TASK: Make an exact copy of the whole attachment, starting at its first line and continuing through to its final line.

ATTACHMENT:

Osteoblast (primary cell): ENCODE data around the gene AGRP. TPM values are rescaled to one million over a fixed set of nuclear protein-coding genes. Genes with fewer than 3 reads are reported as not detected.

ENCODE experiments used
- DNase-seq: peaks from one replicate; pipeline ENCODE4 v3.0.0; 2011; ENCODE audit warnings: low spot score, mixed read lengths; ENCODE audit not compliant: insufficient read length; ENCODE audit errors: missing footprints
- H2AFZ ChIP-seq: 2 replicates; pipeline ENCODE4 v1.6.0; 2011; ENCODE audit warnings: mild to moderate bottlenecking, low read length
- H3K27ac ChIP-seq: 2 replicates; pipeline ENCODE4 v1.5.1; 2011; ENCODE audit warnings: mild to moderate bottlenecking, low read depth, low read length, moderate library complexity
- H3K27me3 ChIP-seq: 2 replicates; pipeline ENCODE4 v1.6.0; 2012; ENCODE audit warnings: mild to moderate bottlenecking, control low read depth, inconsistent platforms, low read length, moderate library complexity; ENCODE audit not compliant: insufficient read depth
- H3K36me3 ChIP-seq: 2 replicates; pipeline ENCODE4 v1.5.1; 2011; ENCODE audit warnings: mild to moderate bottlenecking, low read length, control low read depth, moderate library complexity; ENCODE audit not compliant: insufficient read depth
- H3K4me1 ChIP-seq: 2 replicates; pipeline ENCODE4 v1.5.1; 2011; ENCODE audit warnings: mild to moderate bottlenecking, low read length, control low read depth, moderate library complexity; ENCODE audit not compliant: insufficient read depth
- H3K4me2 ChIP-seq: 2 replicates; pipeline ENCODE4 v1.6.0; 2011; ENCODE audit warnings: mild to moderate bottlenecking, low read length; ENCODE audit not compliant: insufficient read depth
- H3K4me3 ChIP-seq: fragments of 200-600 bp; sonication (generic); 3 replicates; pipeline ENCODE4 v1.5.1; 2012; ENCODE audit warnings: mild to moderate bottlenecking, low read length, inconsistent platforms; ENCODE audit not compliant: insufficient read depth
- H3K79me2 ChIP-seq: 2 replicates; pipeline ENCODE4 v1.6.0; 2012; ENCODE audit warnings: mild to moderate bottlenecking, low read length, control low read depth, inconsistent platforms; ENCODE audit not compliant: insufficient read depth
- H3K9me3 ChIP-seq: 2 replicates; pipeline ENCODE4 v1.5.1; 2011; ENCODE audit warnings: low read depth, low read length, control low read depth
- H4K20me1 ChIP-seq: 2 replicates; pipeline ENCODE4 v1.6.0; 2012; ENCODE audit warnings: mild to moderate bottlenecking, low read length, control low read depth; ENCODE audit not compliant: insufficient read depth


Osteoblast (primary cell): ENCODE data around the gene AGRP. TPM values are rescaled to one million over a fixed set of nuclear protein-coding genes. Genes with fewer than 3 reads are reported as not detected.

ENCODE experiments used
- DNase-seq: peaks from one replicate; pipeline ENCODE4 v3.0.0; 2011; ENCODE audit warnings: low spot score, mixed read lengths; ENCODE audit not compliant: insufficient read length; ENCODE audit errors: missing footprints
- H2AFZ ChIP-seq: 2 replicates; pipeline ENCODE4 v1.6.0; 2011; ENCODE audit warnings: mild to moderate bottlenecking, low read length
- H3K27ac ChIP-seq: 2 replicates; pipeline ENCODE4 v1.5.1; 2011; ENCODE audit warnings: mild to moderate bottlenecking, low read depth, low read length, moderate library complexity
- H3K27me3 ChIP-seq: 2 replicates; pipeline ENCODE4 v1.6.0; 2012; ENCODE audit warnings: mild to moderate bottlenecking, control low read depth, inconsistent platforms, low read length, moderate library complexity; ENCODE audit not compliant: insufficient read depth
- H3K36me3 ChIP-seq: 2 replicates; pipeline ENCODE4 v1.5.1; 2011; ENCODE audit warnings: mild to moderate bottlenecking, low read length, control low read depth, moderate library complexity; ENCODE audit not compliant: insufficient read depth
- H3K4me1 ChIP-seq: 2 replicates; pipeline ENCODE4 v1.5.1; 2011; ENCODE audit warnings: mild to moderate bottlenecking, low read length, control low read depth, moderate library complexity; ENCODE audit not compliant: insufficient read depth
- H3K4me2 ChIP-seq: 2 replicates; pipeline ENCODE4 v1.6.0; 2011; ENCODE audit warnings: mild to moderate bottlenecking, low read length; ENCODE audit not compliant: insufficient read depth
- H3K4me3 ChIP-seq: fragments of 200-600 bp; sonication (generic); 3 replicates; pipeline ENCODE4 v1.5.1; 2012; ENCODE audit warnings: mild to moderate bottlenecking, low read length, inconsistent platforms; ENCODE audit not compliant: insufficient read depth
- H3K79me2 ChIP-seq: 2 replicates; pipeline ENCODE4 v1.6.0; 2012; ENCODE audit warnings: mild to moderate bottlenecking, low read length, control low read depth, inconsistent platforms; ENCODE audit not compliant: insufficient read depth
- H3K9me3 ChIP-seq: 2 replicates; pipeline ENCODE4 v1.5.1; 2011; ENCODE audit warnings: low read depth, low read length, control low read depth
- H4K20me1 ChIP-seq: 2 replicates; pipeline ENCODE4 v1.6.0; 2012; ENCODE audit warnings: mild to moderate bottlenecking, low read length, control low read depth; ENCODE audit not compliant: insufficient read depth